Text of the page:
I found him on the porch that morning,
sipping cold coffee, watching a crow
dip down from the power line into the pile
of black bags stuffed in the dumpster
where he pecked and snagged a can tab,
then carried it off, clamped in his beak
like the key to a room only he knew about.
My father turned to me then, taking in
the reek of my smoke, traces of last night’s
eyeliner I decided not to wipe off this time.
Out late was all he said. And then smiled,
rubbing the small of my back through the robe
for a while, before heading inside, letting
the storm door click shut behind him.
Later, when I stepped into the kitchen,
I saw it waiting there on the table—a glass
of orange juice he had poured for me and left
sweating in a patch of sunlight so bright
I couldn’t touch it at first.


From Healing the Divide, (Green Writers Press, 2019). Posted by kind permission of the poet.
Image by Anshu A./Unsplash


Love is Transformative
Poetry
James Crews

James Crews

About the author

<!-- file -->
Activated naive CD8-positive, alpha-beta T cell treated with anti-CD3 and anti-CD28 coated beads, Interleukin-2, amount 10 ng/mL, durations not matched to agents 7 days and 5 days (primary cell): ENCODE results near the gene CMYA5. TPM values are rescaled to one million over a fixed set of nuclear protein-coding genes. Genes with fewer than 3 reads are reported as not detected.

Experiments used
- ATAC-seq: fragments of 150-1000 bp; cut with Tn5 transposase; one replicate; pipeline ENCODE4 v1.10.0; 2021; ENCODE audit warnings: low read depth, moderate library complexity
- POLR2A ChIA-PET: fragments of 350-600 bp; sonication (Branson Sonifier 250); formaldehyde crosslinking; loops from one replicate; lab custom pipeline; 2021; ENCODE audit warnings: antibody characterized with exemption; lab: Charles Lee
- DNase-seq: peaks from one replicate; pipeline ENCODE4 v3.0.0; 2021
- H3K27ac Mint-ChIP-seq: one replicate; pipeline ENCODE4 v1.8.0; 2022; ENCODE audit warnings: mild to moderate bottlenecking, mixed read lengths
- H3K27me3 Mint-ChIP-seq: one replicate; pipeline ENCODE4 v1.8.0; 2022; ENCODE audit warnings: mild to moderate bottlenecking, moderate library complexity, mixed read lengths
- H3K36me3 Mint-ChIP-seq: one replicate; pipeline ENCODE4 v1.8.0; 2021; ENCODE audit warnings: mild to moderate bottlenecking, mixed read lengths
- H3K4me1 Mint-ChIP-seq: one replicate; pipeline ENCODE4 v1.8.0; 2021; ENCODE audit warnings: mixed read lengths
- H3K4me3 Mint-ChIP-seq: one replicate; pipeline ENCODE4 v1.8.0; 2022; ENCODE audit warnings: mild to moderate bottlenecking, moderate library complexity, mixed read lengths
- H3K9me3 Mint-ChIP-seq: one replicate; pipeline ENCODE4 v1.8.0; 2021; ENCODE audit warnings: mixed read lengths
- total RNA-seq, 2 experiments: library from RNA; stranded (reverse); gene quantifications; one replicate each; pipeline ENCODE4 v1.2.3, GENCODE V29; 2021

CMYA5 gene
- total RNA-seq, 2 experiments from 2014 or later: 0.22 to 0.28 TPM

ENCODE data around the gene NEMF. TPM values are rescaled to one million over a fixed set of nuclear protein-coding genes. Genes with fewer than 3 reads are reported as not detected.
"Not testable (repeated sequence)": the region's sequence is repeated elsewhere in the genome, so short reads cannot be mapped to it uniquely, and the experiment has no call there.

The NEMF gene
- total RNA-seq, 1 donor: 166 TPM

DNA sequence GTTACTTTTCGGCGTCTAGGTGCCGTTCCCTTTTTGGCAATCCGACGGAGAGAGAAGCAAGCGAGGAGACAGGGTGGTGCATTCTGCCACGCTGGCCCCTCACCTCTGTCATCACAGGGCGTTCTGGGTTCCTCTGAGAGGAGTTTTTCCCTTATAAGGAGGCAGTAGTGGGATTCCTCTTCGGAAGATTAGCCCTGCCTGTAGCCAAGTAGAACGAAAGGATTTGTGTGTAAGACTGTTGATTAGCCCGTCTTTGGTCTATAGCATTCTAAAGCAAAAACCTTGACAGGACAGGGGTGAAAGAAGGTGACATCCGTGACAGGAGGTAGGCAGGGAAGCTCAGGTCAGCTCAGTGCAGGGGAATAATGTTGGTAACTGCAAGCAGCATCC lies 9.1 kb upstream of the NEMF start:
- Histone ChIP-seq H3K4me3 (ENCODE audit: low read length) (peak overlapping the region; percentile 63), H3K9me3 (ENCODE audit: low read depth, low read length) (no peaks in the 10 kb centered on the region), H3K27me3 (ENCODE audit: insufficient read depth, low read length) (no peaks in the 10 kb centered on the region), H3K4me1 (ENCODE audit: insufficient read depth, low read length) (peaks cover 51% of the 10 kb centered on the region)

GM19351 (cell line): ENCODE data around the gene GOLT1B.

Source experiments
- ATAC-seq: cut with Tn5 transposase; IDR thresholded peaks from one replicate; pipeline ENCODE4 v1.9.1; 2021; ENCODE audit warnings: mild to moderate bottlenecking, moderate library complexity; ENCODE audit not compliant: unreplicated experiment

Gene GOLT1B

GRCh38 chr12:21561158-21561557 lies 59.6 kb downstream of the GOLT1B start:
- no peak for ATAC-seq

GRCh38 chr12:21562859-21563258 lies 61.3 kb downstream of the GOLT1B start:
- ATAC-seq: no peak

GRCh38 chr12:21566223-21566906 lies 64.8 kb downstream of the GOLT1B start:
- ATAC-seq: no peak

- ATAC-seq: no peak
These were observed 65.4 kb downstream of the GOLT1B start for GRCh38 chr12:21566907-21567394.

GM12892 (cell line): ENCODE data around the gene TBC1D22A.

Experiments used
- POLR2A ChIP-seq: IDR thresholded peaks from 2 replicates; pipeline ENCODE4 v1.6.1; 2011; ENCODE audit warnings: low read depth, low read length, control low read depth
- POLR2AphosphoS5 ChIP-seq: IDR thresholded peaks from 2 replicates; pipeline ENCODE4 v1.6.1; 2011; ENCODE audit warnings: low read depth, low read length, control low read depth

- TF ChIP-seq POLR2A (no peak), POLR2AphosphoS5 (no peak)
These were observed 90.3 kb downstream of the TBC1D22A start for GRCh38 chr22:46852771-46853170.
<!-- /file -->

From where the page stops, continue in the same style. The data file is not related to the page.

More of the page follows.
James Crews’ work has appeared in The New York Times Magazine, The Sun Magazine, Ploughshares, and The New Republic, as well as on Ted Kooser’s American Life in Poetry newspaper column. He holds an MFA in Creative Writing from the University of Wisconsin-Madison and a PhD in Writing & Literature from the University of Nebraska-Lincoln, and is the author of four collections of award-winning poetry, including The Book of What Stays (Prairie Schooner Prize and Foreword Book of the Year Citation, 2011), Telling My Father(Cowles Prize, 2017), Bluebird, and Every Waking Moment. He is also the editor of several anthologies of poetry: Healing the Divide: Poems of Kindness and Connection; and How to Love the World: Poems of Gratitude and Hope. He leads Mindfulness & Writing retreats online and throughout the country, and works as a creative coach with groups and individuals. He lives with his husband, Brad Peacock, in Shaftsbury, Vermont.